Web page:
All leads are immediately entered in Microsoft Dynamics CRM, at first as simple, unqualified leads. They then go through several stages of qualification: 1) the buyer’s vision is explored, 2) the decision maker is identified, 3) a specific solution is identified, 4) and a proposal is made. Finally, the close and win stages follow. Individual salespeople decide when each stage is reached. The sales cycle runs up to nine months, and a typical sale is $100,000 to $200,000.
The marketing manager, compensated partly on sales performance, gathers leads and plans events. Schuettler herself assigns leads to salespeople. Marketing ensures all leads are entered and tracked and that marketing messages are personalized for the titles and industries of the leads and prospects. Salespeople complete all qualification steps. Marketing supports the salespeople and attends weekly sales meetings with Schuettler and reps.
CRM data is accessible to everyone in the company, including reps, on their smart phones and laptops. The sources of all leads and each “touch” are tracked by CRM, so Schuettler can assess the close rate and value of every lead source. “CRM has been imperative,” Schuettler emphasizes.
Collaboration among sales, marketing, and Schuettler to exploit CRM has been successful. The company has just enjoyed its two best years – during a deep recession. Schuettler says having a clearly defined sales process and tight coordination with marketing has been very important.
In addition to lead and prospect information, LBMC’s CRM has product knowledge to help customers through difficulties. Customers have limited access to this CRM through LBMC’s Website, so they can enter problems, which are immediately passed to account executives or their managers for a prompt response.
Cost and Revenue Sharing
Schuettler works with marketing to calculate the costs and revenue gains of major events and marketing campaigns. Sometimes this step yields important results. “Several years ago, we were not going to do another billboard,” Schuettler remembers. “Then I learned that we had sold $80,000 because a CEO had seen our billboard while driving his daughter to the dentist.”
Schuettler stresses that having a very well-defined sales processes and ensuring that CRM is used by everyone is key. That means the CRM system contains only information that helps reps to sell and management to support selling. “Marketing must have visibility into CRM to pull the right leads. The next step is to provide the basic key performance indicators. Then you can focus on the activities that lead to success. But you can’t make it so complex that salespeople will not use it.”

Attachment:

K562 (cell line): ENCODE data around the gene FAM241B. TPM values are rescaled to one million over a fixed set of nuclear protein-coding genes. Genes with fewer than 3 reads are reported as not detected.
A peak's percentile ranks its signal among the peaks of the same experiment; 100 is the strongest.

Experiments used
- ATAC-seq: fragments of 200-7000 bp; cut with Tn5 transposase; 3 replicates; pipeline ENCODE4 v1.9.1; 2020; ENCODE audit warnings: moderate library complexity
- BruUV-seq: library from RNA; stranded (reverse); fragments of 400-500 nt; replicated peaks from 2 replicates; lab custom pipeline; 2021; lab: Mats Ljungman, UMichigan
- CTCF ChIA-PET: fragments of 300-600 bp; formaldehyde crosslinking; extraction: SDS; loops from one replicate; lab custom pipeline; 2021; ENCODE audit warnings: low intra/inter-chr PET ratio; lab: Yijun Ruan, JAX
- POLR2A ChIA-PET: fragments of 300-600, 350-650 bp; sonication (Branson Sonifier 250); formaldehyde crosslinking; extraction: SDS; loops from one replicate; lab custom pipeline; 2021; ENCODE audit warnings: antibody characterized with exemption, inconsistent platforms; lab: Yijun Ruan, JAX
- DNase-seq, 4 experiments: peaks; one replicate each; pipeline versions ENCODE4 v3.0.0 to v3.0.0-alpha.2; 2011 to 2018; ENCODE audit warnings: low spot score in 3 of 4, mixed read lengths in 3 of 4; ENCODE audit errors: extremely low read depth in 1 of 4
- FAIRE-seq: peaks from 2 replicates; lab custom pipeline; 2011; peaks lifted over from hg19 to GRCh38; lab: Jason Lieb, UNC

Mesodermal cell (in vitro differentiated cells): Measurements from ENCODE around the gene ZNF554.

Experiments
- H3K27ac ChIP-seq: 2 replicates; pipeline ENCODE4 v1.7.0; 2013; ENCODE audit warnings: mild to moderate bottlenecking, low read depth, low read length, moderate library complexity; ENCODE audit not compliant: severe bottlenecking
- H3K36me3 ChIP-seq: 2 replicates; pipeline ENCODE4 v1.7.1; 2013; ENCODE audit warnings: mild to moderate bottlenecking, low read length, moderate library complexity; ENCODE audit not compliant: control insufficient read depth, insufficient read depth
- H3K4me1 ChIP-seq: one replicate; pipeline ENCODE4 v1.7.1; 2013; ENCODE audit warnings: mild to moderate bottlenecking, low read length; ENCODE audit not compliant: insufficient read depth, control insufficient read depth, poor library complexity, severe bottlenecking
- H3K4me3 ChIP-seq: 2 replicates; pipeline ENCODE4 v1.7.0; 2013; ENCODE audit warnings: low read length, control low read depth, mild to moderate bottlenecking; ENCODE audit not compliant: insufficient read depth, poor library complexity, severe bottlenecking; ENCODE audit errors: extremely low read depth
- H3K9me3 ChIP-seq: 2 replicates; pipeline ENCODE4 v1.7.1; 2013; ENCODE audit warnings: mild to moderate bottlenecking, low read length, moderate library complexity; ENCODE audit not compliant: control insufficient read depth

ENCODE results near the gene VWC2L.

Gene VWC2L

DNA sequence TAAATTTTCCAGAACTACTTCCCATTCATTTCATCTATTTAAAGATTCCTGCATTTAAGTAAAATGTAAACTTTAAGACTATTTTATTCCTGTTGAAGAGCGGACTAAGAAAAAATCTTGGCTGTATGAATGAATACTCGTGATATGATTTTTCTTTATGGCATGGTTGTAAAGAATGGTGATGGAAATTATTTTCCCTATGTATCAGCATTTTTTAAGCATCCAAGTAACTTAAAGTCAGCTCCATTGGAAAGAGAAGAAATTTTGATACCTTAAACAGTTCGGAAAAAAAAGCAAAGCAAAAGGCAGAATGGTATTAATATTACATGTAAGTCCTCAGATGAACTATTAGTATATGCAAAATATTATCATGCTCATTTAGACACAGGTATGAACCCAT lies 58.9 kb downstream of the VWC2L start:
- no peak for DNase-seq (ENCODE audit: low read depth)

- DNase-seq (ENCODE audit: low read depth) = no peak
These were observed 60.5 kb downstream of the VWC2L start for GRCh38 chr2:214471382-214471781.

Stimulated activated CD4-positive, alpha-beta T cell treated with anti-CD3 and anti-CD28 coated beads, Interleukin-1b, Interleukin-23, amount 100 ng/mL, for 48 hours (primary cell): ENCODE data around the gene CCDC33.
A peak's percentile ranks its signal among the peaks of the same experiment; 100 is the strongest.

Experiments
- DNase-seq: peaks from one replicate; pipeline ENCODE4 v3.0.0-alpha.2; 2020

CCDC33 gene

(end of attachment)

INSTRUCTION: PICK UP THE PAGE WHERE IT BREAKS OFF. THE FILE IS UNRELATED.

Large companies have been trying to better align sales and marketing for decades, according to Steve Grossman, who leads the sales practice at Mercer Human Resources. “Some have gotten pretty good at it, especially in pharmaceuticals, medical devices, and many consumer markets. But most B2B firms are still not very good.”
Grossman says the basic problem and solution are similar to those that exist between sales and human resource departments: “You do not have people in marketing departments who worked in sales, and vice versa. People need to swap hats. That helps a lot.” Sales and marketing departments need to treat each other as mutual customers, and there must be a sincere relationship between the VPs of marketing and sales. “There is nothing exotic about this,” Grossman stresses.
Even with the right attitude, the Mercer consultant says that technology enablers are necessary to make alignment work across large organizations. Consider, for example, Cisco-Eagle, a material-handling distributor and integrator helping customers to move, store, control, and protect their materials. The company has grown to eight offices throughout Texas, Oklahoma, and Arkansas and has about 9,000 customers ranging from Texas Instruments to Wal-Mart to General Electric.
Good Data In
Inconsistent customer information shared between marketing and sales was leading to tens of thousands of dollars in avoidable expenses and even more in lost revenue. “We had some employees using Microsoft Access, some using Excel, some Outlook, and still others using Web-browser-based CRM tools,” remembers Chris Doyle, Cisco-Eagle’s director of marketing. “We spent many hours trying to consolidate and clean up customer information so it was usable as a whole.”
One associate spent 70 to 75 percent of her time just trying to keep various customer databases useful for outreach activities. Disparate customer databases were costing Cisco-Eagle $55,000 a year, not counting lost sales.
Management reviewed the number of sales inquiries and leads the sales team received and estimated that more than 10 percent did not receive timely follow-up. “We conservatively estimated the percentage of those inquiries and leads that could be converted into sales if we had the ability to better manage and track them,” Doyle explains. “We figured we were missing out on approximately $150,000 to $175,000 worth of gross profit per year.”
Cisco-Eagle chose Avidian Technology’s Prophet CRM, which is built into Outlook, to bring order to the chaos. About 50 people now use Prophet regularly, and 15 “power users” exploit its full potential. Implementation costs less than the annual expense of cleaning messy data alone.
“We also began capturing lost revenue, thanks to having better CRM tools and processes in place for managing sales leads that were otherwise falling through the cracks,” Doyle says. “Revenue gains were significantly greater than what we achieved in expense reductions.” •
– Henry Canaday